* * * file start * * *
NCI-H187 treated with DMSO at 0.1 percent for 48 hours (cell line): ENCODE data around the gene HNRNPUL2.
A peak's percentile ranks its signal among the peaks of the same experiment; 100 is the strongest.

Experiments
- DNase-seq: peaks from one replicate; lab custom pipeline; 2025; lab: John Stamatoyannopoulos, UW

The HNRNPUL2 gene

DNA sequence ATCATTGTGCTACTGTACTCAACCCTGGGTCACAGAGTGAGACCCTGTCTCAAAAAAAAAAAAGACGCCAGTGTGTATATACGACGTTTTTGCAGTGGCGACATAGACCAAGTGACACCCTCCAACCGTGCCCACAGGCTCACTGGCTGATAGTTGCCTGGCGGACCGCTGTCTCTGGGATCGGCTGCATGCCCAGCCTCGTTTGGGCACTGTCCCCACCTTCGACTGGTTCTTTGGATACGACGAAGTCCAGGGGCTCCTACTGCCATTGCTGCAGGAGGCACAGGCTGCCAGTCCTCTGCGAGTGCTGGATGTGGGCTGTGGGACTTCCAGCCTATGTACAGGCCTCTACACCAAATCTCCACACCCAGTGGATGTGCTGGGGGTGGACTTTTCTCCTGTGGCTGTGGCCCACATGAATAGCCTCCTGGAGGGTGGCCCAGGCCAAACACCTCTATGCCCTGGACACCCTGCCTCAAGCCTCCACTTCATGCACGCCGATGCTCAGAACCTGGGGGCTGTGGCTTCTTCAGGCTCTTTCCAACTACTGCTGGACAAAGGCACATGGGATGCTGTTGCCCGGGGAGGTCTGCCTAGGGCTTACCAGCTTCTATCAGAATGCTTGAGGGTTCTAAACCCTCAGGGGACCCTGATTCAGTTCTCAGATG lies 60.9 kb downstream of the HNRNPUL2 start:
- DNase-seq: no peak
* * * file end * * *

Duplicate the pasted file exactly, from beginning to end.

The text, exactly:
NCI-H187 treated with DMSO at 0.1 percent for 48 hours (cell line): ENCODE data around the gene HNRNPUL2.
A peak's percentile ranks its signal among the peaks of the same experiment; 100 is the strongest.

Experiments
- DNase-seq: peaks from one replicate; lab custom pipeline; 2025; lab: John Stamatoyannopoulos, UW

The HNRNPUL2 gene

DNA sequence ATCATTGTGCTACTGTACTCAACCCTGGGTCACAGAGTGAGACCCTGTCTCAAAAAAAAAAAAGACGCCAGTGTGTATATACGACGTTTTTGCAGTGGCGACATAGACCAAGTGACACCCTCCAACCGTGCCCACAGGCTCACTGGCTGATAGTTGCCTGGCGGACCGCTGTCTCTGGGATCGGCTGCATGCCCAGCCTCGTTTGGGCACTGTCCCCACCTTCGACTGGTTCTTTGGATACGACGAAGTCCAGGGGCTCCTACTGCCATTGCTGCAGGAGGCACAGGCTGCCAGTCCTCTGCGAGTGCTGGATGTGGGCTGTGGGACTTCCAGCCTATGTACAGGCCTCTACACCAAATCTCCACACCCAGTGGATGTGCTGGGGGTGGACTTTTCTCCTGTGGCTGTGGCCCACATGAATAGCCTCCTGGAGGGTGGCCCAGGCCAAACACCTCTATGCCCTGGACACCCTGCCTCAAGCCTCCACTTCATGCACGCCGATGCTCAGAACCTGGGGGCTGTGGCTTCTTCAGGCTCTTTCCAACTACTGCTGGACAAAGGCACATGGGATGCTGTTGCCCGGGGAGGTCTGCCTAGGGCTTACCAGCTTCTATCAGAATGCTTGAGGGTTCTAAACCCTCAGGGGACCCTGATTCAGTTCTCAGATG lies 60.9 kb downstream of the HNRNPUL2 start:
- DNase-seq: no peak